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3: Finding an Ideal Summer Internship

Internship recruitment begins early. As soon as you arrive on campus in September, even August, you will begin the process of finding a summer internship. You will want to find an internship that matches your interests, opens doors, or provides a taste of a corporate culture that you are interested in experiencing or joining. The internship may or may not relate precisely to your future work, but will provide you with exposure to a culture, a style, and a system. For many, summer internships turn into full time positions after the first year, so you will want to do your homework.


Most first-year business school students find an internship, though the process is still quite competitive. For some people, the difficulty of the process comes not in finding one, but in finding the right one for them. For some, they are looking for industry experience. For others, who are seeking to reenter an industry in which they already have experience, they may be particularly interested in targeting a particular company. For others with less experience, they may want to learn about several industries before selecting a direction.  So devote adequate time to:

o  Attending information sessions or cocktail parties held by recruiters. These are great opportunities to establish informal contacts.
o  Network with other contacts (outside of business school). These sometimes work out well for first-year students. So remember that business school is not the only way by which to find a position.
o  Learn about industries. Such research will assist you in gauging your own interest as well as allow you to come across as possessing genuine and informed knowledge when you do approach recruiters.
o  Learn about individual companies. Companies want to know that you are interested in and knowledgeable about their work. Do your homework and learn potentially through informal on campus events as much as you can.
o  Prepare for case interviews and general interview sessions. Be able to explain yourself and why you are interested in a field, industry, and company, in addition to showing a developing understanding of the work of the company.  Also be practiced at answering the problem-solving questions that you may be asked to solve as a portion of the interview process.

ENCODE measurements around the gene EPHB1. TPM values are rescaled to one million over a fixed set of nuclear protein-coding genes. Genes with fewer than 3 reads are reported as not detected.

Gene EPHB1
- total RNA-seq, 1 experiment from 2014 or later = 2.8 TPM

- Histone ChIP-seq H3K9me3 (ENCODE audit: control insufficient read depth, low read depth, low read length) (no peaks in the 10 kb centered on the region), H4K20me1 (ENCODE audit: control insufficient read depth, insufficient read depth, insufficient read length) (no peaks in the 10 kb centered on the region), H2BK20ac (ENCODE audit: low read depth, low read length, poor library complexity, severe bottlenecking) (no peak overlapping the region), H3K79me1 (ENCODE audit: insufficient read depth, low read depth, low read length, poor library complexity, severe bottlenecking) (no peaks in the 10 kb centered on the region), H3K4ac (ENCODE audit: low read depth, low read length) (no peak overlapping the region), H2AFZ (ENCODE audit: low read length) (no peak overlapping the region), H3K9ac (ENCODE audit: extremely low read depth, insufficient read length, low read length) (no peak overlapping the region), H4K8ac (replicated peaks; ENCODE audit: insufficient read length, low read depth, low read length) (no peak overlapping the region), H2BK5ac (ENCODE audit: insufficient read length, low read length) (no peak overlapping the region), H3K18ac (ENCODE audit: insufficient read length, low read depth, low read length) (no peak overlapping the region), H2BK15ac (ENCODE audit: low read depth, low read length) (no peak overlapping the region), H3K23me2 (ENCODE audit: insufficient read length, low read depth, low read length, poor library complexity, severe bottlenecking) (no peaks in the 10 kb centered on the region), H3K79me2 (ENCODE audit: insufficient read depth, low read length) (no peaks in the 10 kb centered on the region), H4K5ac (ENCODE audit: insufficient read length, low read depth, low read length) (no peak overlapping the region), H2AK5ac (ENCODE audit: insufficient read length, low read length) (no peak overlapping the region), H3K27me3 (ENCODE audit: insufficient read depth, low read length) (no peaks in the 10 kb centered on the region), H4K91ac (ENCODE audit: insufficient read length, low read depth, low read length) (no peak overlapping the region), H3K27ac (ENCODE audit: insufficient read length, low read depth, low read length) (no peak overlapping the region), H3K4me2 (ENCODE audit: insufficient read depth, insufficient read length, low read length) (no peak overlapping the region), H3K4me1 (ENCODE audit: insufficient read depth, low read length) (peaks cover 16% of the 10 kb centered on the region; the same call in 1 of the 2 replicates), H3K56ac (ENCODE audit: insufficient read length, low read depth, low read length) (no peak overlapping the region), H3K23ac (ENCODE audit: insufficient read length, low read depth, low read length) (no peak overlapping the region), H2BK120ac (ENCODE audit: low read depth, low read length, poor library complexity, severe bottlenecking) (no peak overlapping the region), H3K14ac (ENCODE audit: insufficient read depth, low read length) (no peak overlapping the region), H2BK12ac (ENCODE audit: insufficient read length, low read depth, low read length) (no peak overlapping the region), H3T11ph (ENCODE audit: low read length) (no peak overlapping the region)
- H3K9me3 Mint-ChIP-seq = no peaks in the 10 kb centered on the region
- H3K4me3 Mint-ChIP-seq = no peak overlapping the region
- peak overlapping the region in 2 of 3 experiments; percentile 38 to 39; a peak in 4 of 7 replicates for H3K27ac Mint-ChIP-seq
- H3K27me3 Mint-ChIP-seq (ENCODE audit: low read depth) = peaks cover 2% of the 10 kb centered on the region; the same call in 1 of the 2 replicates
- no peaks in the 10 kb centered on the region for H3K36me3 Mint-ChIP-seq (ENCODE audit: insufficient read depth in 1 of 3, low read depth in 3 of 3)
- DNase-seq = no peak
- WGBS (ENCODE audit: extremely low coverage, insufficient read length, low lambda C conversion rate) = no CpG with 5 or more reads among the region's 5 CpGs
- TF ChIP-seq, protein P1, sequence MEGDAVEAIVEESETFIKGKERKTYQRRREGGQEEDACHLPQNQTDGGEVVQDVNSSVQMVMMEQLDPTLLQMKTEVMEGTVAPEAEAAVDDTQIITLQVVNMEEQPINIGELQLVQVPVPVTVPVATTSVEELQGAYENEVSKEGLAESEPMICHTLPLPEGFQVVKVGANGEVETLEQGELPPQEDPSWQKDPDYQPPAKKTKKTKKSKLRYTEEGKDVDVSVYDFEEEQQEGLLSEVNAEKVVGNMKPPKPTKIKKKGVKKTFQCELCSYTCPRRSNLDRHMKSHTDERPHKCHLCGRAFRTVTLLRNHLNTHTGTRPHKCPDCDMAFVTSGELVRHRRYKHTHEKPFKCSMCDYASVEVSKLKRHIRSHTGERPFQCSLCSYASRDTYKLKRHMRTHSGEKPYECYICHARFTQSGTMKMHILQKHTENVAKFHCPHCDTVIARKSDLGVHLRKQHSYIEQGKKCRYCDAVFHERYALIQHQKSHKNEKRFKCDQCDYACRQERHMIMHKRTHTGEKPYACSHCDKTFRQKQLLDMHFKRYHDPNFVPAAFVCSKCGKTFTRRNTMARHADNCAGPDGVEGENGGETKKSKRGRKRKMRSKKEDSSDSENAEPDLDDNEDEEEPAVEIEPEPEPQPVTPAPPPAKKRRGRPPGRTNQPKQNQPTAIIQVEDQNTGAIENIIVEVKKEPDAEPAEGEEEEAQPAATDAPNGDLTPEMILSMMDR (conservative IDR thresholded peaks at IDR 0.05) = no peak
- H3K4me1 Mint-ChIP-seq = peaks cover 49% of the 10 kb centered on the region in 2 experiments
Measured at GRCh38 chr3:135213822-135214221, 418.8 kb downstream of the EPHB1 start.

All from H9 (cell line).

o  Seek guidance during the process from your school’s career staff.


Following the above plan will help you to adjust and excel in your first-year. You won’t get too bogged down worrying about an internship in May, nor will you be consulting math tutors throughout the year for assistance on problem sets, and you’ll be engaged in courses and activities that interest you and are a good use of your time. But also remember:

Don’t finish work on Friday and show up at business school orientation on Monday. A summer break to settle in, to relax and rest, or even lay on the beach makes a difference in preparedness for your first-year of business school too!

Posted on January 19, 2009 by Manhattan Review

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2: Selection of Courses and Activities

Determining where and how you will spend your time is also a key to an enjoyable year. Though some schools have core curricula or limited course options at the beginning, when selecting professors and out of classroom activities it helps to develop some knowledge before classes begin as to what is likely to be an engaging path for you. In addition, you will most likely want to form a study group to work on homework and prepare for tests. 


 o      Try to find a second year student who will help you navigate the academic, social and professional challenges of the first year of business school. This method has proven a successful one for many first years. They attain good advice and register for classes with great professors, know which clubs or activities are best to be a part of, and have the valuable guidance along the way of a peer who has gone through it all before.